NEW HANOVER >> The monthly zoning hearings on the 18 acres that Gibraltar Rock would like to open as a second quarry site continued Thursday night with an expert paid by the quarry company rebutting testimony from an expert paid by the township who had disputed testimony from the company expert.
In October, Toby Kessler from engineering firm of Gilmore and Assoc., testified on behalf of New Hanover Township, that the pumping of groundwater from a new quarry pit north of Hoffmansville Road could draw groundwater pollution from a nearby former home heating oil site into the open and ultimately into a nearby stream.
Kessler also testified that Gibraltar Rock’s plans for treatment of the chemical contamination were inadequate for the substances in the underground plume of pollution.
He was refuting February, 2016 testimony by Lou Vittorio, from an engineering firm called EarthRes, who was hired by Gibraltar Rock to draw up those plans.
On Thursday, Vittorio fired back in the way only engineers can, with charts, formulas and technical explanations about gradient, underground strikes and something called a “composite capture zone.”
And if this wasn’t enough engineering for you, Robert Brant, the township’s special solicitor for quarry matters, will cross-examine Vittorio at the next monthly meeting of the zoning hearing board on April 6 at 6:30 p.m.
Currently at issue is the proximity of the second quarry site, called GR-IV, to the former Good’s Oil site off Route 663, north of Big Road, which the state Department of Environmental Protection has determined to be the source of chemical contamination of volatile organic compounds of surrounding residential wells.
Since then, township officials have begun to question whether a quarry operation in GR IV would exacerbate the groundwater pollution at the neighboring Good’s Oil site and spread it to other wells and into Swamp Creek, a tributary of Perkiomen Creek, a public drinking water source.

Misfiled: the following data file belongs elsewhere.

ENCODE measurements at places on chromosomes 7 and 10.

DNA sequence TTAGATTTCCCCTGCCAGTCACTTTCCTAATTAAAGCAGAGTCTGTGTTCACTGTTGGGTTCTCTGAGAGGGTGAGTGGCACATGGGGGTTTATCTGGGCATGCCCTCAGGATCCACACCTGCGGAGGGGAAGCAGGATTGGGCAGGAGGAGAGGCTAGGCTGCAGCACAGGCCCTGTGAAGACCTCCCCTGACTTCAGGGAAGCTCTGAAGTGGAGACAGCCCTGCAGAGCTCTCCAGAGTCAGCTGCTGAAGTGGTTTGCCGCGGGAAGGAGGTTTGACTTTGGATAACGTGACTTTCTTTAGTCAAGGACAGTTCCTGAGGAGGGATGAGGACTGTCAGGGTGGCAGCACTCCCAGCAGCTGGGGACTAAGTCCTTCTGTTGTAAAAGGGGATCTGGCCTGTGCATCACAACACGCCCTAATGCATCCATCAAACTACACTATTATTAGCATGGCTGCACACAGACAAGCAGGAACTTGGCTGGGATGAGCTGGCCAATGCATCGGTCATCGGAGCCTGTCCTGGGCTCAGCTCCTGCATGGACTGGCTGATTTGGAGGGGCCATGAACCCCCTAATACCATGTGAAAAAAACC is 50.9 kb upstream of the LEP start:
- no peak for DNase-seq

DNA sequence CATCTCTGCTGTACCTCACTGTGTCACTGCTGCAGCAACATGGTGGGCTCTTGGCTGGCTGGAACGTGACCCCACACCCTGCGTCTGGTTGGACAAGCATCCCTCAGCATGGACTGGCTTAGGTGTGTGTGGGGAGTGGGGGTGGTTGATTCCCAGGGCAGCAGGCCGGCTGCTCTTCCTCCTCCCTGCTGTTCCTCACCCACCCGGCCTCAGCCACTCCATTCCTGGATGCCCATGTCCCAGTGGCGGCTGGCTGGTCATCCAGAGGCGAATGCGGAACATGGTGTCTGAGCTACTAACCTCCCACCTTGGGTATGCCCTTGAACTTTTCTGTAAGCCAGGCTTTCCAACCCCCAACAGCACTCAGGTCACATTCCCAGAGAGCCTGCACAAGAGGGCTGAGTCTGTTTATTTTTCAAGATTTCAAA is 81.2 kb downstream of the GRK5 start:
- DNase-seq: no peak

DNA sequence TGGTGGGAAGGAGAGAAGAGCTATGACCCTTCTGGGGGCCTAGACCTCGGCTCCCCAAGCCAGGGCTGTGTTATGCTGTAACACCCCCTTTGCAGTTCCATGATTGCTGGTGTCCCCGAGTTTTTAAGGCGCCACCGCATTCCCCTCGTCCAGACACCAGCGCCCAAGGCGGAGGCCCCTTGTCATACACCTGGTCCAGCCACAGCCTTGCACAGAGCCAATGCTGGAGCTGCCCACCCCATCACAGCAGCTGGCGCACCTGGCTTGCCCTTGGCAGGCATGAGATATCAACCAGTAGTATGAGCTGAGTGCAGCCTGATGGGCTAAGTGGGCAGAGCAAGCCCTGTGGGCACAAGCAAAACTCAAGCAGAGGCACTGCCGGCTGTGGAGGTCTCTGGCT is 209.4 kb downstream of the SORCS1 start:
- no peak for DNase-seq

Vittorio testified again Thursday night that the flow of the contamination “plume” is flowing southwest, under Route 663.
He said he is sure “within a reasonable degree of scientific certainty,” that the quarry operations will not exacerbate the pollution.
He also testified that under DEP rules, the quarry’s discharge permit must be renewed ever five years, allowing the conditions of the permit to be changed to adapt to any change in conditions or groundwater that may have been discovered in monitoring wells or the discharge.
Similarly, every time the quarry goes another 50-foot layer down and opens a new “lift,” as they are called, the permit is again reviewed by DEP and changes can be made, meaning the protection measures the quarry is required to take could occur more frequently than every five years, Vittorio testified.
He also testified that the DEP permit requires the company to keep a “reclamation bond” to cover the costs of closing up the quarry should it go out of business. That too, can be altered as conditions and materials expenses change, each time the permit is renewed.
Currently, it stands at about $1.4 million, Vittorio said.
The discovery last July of a concrete vault with liquid pollutants, including pesticides and petroleum products, as well as the chemicals which already contaminated the wells, prompted the DEP’s mining to instruct Gibraltar to alter its plans to also begin monitoring for those pollutants as well, which the company has done, according to Vittorio.